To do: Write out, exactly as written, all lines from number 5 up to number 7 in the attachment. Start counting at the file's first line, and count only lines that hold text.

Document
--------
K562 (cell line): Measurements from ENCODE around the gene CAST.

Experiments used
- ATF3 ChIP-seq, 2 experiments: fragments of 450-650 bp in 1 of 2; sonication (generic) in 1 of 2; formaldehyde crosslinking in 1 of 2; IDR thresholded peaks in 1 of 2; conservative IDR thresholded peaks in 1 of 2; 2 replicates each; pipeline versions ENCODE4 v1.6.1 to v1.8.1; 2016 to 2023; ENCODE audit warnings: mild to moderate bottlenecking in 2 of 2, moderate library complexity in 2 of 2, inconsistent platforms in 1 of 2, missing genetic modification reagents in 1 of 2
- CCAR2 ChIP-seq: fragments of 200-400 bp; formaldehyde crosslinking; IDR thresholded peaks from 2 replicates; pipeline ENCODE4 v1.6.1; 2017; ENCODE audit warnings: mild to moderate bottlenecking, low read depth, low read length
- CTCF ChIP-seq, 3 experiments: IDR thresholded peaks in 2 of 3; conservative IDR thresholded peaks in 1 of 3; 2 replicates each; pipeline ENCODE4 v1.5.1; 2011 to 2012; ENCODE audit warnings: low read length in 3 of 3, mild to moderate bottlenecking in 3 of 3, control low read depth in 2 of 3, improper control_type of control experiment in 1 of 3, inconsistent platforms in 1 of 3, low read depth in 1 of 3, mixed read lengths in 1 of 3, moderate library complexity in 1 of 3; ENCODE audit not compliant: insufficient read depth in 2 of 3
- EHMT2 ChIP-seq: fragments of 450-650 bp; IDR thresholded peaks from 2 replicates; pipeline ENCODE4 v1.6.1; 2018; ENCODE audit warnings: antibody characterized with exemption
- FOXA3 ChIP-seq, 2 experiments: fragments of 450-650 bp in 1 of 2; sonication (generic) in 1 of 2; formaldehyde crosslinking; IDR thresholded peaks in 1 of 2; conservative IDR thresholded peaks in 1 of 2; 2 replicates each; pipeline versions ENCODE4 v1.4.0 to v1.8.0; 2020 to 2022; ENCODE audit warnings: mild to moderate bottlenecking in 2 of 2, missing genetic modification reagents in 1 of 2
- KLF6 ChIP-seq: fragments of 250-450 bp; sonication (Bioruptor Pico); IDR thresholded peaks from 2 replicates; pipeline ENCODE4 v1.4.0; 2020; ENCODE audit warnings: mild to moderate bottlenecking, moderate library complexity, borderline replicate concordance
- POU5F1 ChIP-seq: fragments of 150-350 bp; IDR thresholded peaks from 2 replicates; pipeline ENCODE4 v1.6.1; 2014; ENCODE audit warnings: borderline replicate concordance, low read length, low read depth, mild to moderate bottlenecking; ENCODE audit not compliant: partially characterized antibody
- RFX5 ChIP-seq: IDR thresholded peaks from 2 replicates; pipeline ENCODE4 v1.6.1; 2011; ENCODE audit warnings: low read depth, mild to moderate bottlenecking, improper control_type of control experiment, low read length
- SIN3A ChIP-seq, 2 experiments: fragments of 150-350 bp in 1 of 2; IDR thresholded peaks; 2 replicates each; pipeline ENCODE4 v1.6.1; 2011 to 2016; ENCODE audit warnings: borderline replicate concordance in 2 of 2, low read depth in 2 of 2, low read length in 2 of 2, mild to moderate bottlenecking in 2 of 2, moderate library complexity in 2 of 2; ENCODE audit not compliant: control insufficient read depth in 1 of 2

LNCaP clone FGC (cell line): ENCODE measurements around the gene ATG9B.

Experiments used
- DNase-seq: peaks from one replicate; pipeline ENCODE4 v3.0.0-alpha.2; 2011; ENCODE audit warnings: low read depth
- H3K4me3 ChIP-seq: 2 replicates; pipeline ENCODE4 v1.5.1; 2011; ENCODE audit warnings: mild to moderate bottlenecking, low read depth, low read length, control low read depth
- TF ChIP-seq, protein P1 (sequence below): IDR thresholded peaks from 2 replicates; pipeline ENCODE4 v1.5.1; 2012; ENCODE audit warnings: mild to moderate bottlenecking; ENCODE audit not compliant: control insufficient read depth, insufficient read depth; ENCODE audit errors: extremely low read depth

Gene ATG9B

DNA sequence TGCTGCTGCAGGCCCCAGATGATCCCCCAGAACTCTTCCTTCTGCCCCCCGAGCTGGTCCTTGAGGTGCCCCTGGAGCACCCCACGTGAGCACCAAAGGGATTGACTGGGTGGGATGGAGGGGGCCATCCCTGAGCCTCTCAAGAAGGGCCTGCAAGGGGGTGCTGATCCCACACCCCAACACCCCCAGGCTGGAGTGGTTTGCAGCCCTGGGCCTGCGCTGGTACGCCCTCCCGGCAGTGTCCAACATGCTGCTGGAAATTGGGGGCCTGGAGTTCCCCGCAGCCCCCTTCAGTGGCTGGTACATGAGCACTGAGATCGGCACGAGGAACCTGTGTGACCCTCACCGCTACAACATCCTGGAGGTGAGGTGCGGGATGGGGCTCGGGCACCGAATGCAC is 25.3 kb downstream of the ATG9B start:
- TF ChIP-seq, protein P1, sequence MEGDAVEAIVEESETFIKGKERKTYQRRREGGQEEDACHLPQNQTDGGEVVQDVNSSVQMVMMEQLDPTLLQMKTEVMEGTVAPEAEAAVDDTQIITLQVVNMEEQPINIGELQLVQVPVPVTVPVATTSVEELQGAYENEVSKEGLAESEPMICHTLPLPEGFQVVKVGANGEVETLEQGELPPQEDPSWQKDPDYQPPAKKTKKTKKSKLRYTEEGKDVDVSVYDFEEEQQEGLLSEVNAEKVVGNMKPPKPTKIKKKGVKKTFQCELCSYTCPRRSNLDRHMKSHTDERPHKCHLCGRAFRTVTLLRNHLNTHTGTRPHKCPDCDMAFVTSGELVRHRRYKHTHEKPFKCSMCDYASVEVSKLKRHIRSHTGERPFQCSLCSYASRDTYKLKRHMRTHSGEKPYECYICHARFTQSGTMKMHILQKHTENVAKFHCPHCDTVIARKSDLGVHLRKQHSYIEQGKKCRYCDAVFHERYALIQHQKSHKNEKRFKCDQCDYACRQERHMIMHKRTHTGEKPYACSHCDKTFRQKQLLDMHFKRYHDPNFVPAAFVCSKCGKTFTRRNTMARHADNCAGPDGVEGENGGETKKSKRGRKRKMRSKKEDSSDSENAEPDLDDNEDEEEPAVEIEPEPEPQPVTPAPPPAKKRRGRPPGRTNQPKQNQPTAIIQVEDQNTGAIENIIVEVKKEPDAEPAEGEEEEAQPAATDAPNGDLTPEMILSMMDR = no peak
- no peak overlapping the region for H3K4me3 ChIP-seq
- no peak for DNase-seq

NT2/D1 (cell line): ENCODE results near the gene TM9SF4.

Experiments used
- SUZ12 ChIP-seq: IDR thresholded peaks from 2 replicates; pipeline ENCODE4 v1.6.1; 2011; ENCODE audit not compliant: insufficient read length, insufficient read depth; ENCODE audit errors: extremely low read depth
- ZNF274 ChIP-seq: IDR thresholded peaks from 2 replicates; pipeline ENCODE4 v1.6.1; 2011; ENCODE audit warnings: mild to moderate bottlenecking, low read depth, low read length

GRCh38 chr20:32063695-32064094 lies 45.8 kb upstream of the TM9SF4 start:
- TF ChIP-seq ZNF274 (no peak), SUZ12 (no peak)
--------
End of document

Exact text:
- CTCF ChIP-seq, 3 experiments: IDR thresholded peaks in 2 of 3; conservative IDR thresholded peaks in 1 of 3; 2 replicates each; pipeline ENCODE4 v1.5.1; 2011 to 2012; ENCODE audit warnings: low read length in 3 of 3, mild to moderate bottlenecking in 3 of 3, control low read depth in 2 of 3, improper control_type of control experiment in 1 of 3, inconsistent platforms in 1 of 3, low read depth in 1 of 3, mixed read lengths in 1 of 3, moderate library complexity in 1 of 3; ENCODE audit not compliant: insufficient read depth in 2 of 3
- EHMT2 ChIP-seq: fragments of 450-650 bp; IDR thresholded peaks from 2 replicates; pipeline ENCODE4 v1.6.1; 2018; ENCODE audit warnings: antibody characterized with exemption
- FOXA3 ChIP-seq, 2 experiments: fragments of 450-650 bp in 1 of 2; sonication (generic) in 1 of 2; formaldehyde crosslinking; IDR thresholded peaks in 1 of 2; conservative IDR thresholded peaks in 1 of 2; 2 replicates each; pipeline versions ENCODE4 v1.4.0 to v1.8.0; 2020 to 2022; ENCODE audit warnings: mild to moderate bottlenecking in 2 of 2, missing genetic modification reagents in 1 of 2